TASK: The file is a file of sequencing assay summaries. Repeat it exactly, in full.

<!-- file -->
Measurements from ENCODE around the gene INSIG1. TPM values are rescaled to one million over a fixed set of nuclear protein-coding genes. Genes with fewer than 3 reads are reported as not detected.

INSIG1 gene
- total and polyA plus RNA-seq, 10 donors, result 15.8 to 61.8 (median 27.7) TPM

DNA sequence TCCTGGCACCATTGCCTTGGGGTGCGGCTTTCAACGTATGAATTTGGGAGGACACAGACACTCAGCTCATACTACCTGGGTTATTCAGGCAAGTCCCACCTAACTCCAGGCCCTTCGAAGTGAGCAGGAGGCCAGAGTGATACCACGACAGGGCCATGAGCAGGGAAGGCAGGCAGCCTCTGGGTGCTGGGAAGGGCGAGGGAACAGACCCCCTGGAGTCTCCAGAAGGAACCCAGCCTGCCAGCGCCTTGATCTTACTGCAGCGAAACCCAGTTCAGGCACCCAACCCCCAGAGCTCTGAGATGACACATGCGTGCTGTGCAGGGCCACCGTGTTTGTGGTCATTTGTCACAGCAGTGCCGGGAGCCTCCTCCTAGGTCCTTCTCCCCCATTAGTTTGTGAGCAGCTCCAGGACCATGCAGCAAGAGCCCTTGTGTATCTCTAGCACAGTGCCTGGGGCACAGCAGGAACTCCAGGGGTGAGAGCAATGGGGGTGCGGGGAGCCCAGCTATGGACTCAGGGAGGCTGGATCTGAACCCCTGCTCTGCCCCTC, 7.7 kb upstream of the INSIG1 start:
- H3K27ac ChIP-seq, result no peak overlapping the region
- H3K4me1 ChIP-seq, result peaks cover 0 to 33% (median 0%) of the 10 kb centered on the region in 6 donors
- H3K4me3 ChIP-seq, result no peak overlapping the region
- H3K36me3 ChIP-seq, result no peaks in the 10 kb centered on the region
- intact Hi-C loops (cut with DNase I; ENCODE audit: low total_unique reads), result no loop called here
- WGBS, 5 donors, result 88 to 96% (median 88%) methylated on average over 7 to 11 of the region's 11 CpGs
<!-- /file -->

Measurements from ENCODE around the gene INSIG1. TPM values are rescaled to one million over a fixed set of nuclear protein-coding genes. Genes with fewer than 3 reads are reported as not detected.

INSIG1 gene
- total and polyA plus RNA-seq, 10 donors, result 15.8 to 61.8 (median 27.7) TPM

DNA sequence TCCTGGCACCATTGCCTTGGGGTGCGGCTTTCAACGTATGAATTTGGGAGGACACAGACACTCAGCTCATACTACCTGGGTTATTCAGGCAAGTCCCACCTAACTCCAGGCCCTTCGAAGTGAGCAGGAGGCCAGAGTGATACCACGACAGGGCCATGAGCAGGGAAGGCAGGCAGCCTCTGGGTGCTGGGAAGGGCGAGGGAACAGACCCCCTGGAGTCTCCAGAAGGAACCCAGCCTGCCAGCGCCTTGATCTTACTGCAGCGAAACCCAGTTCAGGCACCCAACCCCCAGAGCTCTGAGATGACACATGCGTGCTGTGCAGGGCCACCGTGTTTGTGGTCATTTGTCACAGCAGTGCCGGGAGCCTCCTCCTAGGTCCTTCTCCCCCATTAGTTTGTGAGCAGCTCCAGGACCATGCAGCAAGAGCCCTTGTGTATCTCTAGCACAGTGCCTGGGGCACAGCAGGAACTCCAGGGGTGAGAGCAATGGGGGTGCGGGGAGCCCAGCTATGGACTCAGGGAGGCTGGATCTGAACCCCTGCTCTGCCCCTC, 7.7 kb upstream of the INSIG1 start:
- H3K27ac ChIP-seq, result no peak overlapping the region
- H3K4me1 ChIP-seq, result peaks cover 0 to 33% (median 0%) of the 10 kb centered on the region in 6 donors
- H3K4me3 ChIP-seq, result no peak overlapping the region
- H3K36me3 ChIP-seq, result no peaks in the 10 kb centered on the region
- intact Hi-C loops (cut with DNase I; ENCODE audit: low total_unique reads), result no loop called here
- WGBS, 5 donors, result 88 to 96% (median 88%) methylated on average over 7 to 11 of the region's 11 CpGs